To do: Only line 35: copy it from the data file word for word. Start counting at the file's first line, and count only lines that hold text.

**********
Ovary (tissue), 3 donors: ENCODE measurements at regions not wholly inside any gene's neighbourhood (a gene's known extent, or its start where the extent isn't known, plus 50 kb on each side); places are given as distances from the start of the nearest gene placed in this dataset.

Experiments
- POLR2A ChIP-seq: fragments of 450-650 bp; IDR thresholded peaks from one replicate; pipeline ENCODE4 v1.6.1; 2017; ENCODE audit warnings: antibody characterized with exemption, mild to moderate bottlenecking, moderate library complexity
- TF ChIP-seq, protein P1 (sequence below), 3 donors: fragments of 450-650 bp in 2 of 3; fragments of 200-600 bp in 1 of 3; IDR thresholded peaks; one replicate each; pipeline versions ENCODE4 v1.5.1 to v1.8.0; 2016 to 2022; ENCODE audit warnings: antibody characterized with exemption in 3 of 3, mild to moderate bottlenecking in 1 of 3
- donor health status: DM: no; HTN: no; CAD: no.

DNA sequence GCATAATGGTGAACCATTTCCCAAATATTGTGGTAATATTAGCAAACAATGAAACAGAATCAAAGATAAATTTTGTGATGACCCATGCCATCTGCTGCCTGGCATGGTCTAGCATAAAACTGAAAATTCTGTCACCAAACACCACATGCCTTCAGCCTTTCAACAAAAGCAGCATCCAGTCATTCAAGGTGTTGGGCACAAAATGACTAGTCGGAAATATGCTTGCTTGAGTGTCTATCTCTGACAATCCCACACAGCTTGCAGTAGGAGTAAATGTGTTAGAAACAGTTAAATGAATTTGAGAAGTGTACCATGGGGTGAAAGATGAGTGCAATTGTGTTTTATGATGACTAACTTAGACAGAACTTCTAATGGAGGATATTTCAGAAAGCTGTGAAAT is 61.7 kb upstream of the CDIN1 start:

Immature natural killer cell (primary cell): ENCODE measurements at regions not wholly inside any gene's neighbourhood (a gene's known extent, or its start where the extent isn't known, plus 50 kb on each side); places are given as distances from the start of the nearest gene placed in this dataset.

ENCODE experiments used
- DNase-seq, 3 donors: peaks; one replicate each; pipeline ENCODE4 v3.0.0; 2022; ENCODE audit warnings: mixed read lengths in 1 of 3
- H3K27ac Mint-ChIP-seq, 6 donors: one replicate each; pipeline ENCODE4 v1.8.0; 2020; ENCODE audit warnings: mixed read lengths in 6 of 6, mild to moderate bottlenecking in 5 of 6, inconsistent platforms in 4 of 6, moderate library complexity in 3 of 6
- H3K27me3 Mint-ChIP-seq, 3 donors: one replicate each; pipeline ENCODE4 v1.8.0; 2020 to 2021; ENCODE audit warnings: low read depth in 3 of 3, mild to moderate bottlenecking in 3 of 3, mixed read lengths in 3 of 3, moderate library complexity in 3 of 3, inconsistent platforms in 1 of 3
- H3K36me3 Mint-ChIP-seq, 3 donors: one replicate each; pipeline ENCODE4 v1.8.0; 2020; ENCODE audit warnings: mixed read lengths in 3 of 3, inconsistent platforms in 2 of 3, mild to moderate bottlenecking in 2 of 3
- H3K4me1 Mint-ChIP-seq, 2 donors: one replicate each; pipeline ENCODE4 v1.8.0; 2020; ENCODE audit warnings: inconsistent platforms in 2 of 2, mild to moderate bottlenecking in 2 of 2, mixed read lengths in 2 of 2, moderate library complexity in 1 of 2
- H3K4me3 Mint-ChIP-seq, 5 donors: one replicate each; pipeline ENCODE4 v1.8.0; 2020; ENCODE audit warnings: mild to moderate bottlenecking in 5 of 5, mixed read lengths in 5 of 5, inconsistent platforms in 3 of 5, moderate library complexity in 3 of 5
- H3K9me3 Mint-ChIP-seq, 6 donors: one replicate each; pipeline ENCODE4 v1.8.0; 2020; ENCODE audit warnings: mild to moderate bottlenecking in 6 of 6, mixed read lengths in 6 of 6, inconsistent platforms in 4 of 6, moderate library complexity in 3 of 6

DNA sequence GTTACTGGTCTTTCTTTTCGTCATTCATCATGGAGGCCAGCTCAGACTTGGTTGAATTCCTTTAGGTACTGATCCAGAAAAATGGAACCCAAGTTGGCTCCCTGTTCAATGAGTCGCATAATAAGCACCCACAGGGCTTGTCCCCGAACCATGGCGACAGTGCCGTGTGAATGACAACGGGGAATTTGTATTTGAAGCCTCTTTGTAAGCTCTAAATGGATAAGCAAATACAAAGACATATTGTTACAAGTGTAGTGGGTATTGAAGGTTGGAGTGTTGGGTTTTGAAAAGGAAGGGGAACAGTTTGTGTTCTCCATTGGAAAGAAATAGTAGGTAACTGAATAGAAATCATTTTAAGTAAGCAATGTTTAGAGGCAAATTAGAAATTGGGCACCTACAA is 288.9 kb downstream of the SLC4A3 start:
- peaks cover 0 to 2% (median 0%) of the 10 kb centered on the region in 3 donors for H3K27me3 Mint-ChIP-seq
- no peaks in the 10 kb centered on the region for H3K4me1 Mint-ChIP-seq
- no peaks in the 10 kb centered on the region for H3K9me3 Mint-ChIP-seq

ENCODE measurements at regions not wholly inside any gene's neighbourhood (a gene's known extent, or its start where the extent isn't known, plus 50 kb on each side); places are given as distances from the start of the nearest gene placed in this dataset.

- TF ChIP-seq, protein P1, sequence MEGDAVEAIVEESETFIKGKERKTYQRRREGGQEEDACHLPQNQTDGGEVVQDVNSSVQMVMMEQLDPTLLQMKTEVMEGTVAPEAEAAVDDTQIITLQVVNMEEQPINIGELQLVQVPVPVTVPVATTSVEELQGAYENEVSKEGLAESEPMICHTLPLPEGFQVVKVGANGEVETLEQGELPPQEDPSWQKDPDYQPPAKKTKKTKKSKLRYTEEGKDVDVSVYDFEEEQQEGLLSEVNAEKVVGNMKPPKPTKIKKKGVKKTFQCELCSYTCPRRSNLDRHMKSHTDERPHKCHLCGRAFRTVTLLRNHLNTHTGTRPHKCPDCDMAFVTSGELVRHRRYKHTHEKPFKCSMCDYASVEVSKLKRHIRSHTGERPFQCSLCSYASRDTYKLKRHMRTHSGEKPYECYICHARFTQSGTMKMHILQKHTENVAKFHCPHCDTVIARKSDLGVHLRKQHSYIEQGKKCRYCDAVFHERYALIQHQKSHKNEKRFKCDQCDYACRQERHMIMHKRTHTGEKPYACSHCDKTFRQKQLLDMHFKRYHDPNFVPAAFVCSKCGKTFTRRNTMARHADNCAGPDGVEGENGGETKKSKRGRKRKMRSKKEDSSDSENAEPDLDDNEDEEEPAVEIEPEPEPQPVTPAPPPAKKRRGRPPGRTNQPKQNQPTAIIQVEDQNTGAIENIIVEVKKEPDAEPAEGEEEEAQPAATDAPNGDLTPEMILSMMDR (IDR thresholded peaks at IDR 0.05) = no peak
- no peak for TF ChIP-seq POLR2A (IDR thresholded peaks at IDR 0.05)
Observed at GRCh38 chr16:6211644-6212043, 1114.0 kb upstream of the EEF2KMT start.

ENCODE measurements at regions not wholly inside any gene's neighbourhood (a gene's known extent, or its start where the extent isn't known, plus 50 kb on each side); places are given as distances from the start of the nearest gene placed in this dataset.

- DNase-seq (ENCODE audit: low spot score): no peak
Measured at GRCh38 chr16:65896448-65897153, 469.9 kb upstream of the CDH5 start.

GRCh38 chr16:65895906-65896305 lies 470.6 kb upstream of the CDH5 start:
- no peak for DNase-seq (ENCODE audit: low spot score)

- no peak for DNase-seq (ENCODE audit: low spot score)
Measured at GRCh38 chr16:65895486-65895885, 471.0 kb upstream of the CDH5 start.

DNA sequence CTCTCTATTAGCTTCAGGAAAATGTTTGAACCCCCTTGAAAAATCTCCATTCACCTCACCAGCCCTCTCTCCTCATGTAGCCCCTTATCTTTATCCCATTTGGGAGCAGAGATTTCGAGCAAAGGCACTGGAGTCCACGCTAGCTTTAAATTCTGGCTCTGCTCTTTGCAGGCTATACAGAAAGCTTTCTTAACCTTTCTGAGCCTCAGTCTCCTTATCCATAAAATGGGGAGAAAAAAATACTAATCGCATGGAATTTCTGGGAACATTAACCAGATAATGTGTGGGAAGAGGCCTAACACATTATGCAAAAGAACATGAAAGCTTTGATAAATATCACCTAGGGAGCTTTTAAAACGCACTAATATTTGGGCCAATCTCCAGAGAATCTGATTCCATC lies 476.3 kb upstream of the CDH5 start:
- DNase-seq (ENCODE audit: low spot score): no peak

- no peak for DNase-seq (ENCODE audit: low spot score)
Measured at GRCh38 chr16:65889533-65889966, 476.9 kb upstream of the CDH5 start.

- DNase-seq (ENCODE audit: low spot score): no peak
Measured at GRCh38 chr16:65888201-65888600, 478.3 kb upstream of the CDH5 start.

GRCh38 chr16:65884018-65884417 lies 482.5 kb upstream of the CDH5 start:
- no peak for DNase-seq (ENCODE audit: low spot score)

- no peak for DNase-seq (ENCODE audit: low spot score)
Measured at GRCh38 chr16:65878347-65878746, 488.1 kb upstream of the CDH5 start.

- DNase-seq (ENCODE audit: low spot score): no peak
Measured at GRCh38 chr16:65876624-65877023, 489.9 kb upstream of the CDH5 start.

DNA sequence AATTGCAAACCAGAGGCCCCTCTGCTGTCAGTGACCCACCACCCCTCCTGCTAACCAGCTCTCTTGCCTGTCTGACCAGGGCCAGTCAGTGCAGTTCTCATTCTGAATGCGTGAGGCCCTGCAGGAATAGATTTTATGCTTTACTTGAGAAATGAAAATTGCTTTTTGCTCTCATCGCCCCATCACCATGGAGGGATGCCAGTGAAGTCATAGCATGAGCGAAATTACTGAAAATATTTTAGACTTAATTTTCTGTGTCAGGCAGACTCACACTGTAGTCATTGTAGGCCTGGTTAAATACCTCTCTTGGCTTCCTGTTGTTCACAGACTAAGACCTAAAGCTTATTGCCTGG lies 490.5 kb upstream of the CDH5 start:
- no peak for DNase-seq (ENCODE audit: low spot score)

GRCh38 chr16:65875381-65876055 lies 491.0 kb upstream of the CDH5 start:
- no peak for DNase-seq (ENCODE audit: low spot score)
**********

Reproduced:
- DNase-seq (ENCODE audit: low spot score): no peak